The reproductive system is composed of a single saccular gonad in a coelomic pouch lying dorsal to the digestive system. In the Eutardigrada, gonoducts open into the rectum. In Heterotardigrada, gonoducts open to the outside through a preanal gonopore. Males possess two vas deferentia, a swollen portion serving as a seminal vesicle. Females possess a single oviduct which passes to the right of the intestine. In accordance with the small size of tardigrades, there is no respiratory or circulatory system.
Females almost always outnumber males among the tardigrades. This sounds like a good deal for the males, except that some species have learned to do without the males completely and reproduce by parthenogenesis. There is surely a moral lesson in that, but it escapes us at the moment.
Tardigrade eggs are ornamented, and the ornamentation may be unique to the species -- which is helpful in sorting them out. Cleavage is total and apparently equal. Gastrulation occurs by unipolar proliferation. Five pairs of coelomic pouches form. The posterior pair fuse to form the gonad. The others degenerate and form the buccal apparatus and body muscles.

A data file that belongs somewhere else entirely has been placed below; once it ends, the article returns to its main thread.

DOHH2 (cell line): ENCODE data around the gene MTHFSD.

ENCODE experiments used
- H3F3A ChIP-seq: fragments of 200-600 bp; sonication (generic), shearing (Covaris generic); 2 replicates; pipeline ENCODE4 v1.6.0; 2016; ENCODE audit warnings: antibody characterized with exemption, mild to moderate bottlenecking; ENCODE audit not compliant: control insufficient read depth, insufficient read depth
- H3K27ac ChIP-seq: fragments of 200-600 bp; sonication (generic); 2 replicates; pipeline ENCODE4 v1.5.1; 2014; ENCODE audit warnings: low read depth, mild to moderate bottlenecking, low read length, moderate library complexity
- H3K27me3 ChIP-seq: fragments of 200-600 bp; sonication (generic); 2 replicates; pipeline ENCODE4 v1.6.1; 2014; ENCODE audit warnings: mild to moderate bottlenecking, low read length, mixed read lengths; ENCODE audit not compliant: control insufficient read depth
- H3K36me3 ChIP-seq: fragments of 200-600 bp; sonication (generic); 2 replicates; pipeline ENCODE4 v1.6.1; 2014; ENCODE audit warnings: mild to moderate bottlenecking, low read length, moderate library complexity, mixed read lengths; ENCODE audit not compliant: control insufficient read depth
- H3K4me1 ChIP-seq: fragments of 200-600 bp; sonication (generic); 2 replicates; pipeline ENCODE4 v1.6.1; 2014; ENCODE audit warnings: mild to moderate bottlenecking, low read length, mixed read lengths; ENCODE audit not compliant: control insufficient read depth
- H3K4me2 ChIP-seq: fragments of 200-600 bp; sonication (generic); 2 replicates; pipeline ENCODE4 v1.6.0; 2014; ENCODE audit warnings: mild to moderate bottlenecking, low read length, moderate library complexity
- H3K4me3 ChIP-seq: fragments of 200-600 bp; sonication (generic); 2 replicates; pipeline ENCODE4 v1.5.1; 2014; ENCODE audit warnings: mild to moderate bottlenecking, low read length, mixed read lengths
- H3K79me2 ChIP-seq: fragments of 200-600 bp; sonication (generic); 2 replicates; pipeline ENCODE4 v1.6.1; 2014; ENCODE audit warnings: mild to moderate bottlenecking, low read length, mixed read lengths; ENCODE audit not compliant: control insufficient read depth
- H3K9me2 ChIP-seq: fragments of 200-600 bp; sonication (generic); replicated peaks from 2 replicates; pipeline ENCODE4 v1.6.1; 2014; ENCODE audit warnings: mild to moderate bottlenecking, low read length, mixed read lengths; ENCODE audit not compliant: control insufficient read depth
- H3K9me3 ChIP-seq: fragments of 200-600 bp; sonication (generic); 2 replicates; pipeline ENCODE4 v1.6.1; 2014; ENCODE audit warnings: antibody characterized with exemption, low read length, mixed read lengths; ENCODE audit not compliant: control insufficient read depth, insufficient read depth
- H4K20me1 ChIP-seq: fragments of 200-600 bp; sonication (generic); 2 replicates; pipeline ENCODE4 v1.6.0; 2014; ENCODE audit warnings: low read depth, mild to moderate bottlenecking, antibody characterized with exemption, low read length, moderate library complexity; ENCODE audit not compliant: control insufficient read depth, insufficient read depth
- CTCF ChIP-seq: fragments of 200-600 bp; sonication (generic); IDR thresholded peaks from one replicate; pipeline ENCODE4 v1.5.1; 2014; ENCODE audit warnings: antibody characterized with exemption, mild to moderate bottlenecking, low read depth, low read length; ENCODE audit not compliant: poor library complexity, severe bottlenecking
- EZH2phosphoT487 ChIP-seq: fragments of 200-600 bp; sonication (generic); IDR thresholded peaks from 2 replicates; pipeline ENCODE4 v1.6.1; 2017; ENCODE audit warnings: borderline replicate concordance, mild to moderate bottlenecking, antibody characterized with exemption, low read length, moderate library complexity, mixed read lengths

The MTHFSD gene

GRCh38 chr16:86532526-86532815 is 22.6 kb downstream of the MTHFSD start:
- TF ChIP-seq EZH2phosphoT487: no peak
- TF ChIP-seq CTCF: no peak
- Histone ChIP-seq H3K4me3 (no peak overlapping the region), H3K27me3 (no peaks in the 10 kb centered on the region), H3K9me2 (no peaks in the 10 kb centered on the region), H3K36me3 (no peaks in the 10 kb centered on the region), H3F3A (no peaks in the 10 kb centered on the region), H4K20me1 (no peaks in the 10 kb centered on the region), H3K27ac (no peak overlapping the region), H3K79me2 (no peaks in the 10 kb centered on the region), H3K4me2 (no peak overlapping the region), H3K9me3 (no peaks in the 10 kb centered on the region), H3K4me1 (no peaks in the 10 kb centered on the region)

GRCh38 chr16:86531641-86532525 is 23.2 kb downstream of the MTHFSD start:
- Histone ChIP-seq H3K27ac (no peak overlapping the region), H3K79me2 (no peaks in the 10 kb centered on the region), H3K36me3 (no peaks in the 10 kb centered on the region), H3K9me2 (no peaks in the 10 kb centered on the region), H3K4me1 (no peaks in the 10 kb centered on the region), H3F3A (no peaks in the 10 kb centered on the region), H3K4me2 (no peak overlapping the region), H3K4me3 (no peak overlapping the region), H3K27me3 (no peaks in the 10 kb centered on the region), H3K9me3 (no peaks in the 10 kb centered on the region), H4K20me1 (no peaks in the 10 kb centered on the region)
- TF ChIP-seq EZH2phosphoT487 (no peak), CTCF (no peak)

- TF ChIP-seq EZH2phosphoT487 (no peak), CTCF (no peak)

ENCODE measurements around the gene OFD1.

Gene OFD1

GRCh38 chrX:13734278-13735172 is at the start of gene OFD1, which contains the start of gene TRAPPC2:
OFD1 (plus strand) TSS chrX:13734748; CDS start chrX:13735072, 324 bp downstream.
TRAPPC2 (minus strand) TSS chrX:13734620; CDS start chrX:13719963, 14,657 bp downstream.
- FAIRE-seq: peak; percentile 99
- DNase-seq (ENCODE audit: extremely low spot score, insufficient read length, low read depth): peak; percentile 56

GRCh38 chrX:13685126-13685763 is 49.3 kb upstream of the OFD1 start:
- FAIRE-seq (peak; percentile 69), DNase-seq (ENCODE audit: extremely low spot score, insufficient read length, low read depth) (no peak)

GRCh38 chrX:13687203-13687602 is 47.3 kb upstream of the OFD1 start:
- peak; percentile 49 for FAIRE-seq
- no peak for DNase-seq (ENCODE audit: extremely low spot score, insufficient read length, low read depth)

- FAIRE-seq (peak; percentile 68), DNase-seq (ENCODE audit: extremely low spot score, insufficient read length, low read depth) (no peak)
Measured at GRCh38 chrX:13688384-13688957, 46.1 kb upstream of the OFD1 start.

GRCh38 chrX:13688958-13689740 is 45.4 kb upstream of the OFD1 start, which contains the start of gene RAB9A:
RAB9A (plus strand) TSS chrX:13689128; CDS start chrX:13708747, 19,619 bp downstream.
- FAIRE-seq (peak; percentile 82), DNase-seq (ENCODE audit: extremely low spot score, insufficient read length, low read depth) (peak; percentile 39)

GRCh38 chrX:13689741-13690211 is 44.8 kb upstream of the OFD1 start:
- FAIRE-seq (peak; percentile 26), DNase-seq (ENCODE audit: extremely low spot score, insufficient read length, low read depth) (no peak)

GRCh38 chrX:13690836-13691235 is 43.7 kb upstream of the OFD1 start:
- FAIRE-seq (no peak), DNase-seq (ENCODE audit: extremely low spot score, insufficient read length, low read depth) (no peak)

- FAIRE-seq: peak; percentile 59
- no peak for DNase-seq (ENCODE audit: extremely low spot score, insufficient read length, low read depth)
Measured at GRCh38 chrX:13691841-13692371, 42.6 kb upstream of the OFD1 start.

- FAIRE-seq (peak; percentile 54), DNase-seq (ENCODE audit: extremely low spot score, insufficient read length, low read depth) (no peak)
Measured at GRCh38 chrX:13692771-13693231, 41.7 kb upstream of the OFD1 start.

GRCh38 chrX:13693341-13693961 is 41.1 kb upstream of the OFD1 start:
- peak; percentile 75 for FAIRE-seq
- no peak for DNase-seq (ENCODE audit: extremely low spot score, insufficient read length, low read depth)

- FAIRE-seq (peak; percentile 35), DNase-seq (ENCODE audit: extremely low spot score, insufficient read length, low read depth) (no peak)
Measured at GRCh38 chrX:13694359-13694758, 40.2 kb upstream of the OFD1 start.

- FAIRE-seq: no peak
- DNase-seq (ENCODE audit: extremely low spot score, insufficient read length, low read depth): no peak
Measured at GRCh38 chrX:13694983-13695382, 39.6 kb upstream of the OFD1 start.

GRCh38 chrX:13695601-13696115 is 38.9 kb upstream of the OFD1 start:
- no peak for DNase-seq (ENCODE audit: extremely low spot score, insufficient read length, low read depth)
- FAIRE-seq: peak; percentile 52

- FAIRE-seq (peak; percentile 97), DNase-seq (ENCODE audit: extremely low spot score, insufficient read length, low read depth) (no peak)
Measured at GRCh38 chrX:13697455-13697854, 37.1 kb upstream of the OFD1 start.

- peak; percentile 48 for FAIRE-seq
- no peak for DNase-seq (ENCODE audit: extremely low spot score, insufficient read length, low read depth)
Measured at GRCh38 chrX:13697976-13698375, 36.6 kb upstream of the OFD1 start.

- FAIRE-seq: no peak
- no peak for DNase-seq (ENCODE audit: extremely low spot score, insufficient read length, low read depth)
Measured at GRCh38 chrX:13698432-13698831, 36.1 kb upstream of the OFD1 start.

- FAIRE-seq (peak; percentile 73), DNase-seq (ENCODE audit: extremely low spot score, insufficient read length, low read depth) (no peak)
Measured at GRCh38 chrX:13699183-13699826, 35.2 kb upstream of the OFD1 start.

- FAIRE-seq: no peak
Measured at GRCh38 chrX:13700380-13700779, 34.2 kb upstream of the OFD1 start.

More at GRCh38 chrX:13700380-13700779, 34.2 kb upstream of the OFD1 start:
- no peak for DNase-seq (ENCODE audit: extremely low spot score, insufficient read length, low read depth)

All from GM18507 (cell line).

The embryo undergoes direct development. Hatching is accomplished by the piercing of the egg by the stylets and legs. Cell division ceases with birth, and all development thereafter occurs by growth of individual cells.
Tardigrades occur in marine, freshwater, and damp terrestrial habitats. Typically, they are found as part of interstitial communities, on filamentous algae, or inhabiting the surface films of mosses, lichens, and damp forest litter. Tardigrades feed on the fluids of plant and animal cells. A few tardigrades are entirely carnivorous, preying on amoebas, nematodes, and other tardigrades. Most species appear to he eurythermal, tolerating temperatures from near freezing to upwards of 30 degrees C. Food is stored in some epidermal cells. Respiration occurs by diffusion.